Despite rules and vows, oversight lax on bailout
WASHINGTON - In the six weeks since lawmakers approved the Treasury's massive bailout of financial firms, the government has poured money into the country's largest banks, recruited smaller banks into the program, and repeatedly widened its scope to cover yet other types of businesses, from insurers to consumer lenders.
Along the way, the Bush administration has committed $290 billion of the $700 billion rescue package.
Yet for all this activity, no formal action has been taken to fill the independent oversight posts established by Congress when it approved the bailout to prevent corruption and government waste. Nor has the first monitoring report required by lawmakers been completed, though the initial deadline has passed.
"It's a mess," said Eric Thorson, the Treasury Department's inspector general, who has been trying to oversee the bailout until the newly created position of special inspector general is filled. "I don't think anyone understands right now how we're going to do proper oversight of this thing."
In approving the rescue package, lawmakers trumpeted provisions in the legislation that established layers of independent scrutiny, including a special inspector general to be nominated by the White House and a congressional oversight panel to be named by lawmakers.
According to the legislation, the special inspector is to be the primary overseer. The measure calls for him or her to conduct audits and investigations of how the government spends money under the bailout program.
The leading candidate for the post is Neil Barofsky, a federal prosecutor in New York, and his nomination could come later this week, according to people familiar with the matter. Barofsky is the lead prosecutor in the $2.4 billion accounting-fraud case against former executives of the collapsed financial firm Refco.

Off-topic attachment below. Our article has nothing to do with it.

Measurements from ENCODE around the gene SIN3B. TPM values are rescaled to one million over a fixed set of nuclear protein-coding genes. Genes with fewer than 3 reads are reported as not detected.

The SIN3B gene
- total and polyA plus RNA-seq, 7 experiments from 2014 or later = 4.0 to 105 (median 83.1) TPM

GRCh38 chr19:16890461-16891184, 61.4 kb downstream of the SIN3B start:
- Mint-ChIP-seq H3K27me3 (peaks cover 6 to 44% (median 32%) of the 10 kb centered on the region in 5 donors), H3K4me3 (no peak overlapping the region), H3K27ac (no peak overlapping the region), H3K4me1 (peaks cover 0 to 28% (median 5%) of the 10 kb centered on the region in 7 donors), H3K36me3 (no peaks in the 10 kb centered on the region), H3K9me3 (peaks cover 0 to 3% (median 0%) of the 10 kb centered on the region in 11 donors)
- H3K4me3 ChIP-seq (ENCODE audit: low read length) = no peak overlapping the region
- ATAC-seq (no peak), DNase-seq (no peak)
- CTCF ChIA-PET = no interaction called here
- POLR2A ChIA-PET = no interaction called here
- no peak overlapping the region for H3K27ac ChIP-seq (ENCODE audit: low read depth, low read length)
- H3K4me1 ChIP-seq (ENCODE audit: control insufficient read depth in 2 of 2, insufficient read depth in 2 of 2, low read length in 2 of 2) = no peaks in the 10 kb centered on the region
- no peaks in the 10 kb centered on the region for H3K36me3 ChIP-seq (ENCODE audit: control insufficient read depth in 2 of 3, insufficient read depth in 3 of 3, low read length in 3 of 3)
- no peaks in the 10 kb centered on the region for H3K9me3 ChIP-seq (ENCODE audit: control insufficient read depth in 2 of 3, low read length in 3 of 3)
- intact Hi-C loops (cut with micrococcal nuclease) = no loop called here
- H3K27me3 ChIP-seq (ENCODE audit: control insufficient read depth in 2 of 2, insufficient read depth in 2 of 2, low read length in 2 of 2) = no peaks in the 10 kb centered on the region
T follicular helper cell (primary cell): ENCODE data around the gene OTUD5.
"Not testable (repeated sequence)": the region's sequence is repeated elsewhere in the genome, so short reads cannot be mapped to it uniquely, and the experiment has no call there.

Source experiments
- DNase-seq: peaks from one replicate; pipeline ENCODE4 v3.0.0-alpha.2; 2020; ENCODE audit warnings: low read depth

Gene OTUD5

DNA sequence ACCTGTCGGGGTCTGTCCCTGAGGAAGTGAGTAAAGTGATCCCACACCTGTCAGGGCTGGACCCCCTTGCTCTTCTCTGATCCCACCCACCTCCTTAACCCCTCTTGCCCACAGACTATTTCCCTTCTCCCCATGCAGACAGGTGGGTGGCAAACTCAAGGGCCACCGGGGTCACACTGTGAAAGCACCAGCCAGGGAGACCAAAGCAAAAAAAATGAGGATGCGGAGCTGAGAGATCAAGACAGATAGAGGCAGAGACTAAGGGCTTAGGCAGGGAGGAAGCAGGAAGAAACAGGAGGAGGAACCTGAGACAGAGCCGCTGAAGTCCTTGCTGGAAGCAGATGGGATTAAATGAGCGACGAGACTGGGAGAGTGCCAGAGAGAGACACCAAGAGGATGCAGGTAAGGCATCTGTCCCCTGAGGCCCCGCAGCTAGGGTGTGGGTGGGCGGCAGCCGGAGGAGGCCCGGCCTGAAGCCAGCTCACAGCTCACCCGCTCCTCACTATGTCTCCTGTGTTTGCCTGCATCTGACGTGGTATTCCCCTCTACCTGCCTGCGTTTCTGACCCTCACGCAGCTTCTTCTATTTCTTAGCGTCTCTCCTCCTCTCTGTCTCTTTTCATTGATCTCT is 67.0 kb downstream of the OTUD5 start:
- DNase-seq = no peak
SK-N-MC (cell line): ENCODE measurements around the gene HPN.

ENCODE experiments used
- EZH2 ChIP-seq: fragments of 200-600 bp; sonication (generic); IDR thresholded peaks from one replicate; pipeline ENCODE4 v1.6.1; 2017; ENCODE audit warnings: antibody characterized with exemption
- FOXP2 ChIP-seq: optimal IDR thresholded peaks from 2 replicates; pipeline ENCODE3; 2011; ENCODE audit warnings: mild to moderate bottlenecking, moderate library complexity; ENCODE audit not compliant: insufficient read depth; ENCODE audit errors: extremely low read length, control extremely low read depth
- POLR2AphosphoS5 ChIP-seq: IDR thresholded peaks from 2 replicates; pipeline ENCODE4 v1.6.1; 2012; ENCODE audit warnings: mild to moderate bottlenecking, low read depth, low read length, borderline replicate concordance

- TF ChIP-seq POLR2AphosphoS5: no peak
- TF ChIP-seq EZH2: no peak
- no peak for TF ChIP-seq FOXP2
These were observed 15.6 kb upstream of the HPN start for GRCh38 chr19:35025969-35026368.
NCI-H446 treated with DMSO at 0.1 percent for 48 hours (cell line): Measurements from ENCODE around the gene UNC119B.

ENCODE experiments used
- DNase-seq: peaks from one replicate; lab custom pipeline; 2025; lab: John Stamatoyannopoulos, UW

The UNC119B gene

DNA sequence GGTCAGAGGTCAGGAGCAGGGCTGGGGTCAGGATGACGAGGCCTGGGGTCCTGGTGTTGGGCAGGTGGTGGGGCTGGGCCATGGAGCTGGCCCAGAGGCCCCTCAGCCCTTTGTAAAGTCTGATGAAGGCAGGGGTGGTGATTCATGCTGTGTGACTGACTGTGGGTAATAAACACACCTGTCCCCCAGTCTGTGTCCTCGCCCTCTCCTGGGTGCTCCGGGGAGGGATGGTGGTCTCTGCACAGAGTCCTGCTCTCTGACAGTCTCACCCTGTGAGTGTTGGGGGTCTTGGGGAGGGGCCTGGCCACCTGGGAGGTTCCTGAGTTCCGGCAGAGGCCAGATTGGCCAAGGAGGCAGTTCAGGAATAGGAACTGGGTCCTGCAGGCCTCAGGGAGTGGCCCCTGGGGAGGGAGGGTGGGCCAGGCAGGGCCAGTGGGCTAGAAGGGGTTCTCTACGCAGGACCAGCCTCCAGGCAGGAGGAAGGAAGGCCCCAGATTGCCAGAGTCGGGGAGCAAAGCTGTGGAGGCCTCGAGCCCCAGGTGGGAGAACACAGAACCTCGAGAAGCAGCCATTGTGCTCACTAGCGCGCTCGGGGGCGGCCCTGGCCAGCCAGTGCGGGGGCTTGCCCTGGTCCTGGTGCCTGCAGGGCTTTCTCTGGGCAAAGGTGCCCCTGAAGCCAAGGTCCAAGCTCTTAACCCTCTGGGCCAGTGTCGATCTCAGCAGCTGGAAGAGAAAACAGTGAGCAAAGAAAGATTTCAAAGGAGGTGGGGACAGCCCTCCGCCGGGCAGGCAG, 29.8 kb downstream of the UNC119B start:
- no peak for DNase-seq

As officials await more formal oversight of the bailout plan, the Federal Reserve and other US regulators are urging banks to maintain lending to "creditworthy" borrowers and warning against dividend levels that would cut funds available for loans, causing a deeper slump.
Supervisors will act "when dividend policies are found to be inconsistent with sound capital and lending policies," the Fed, Federal Deposit Insurance Corp., Office of the Comptroller of the Currency, and Office of Thrift Supervision said in a statement.
Dividends shouldn't be at levels that would hurt the ability "to meet the needs of creditworthy borrowers."
Legislators in Congress have expressed concern banks aren't using cash from the bailout program to revive credit. Senate Banking Committee chairman Christopher Dodd today holds a hearing with four large US banks on their use of the funds. House Financial Services Committee chairman Barney Frank said on Oct. 31 that using cash for nonlending violates the law.
Material from Bloomberg News was used in this report.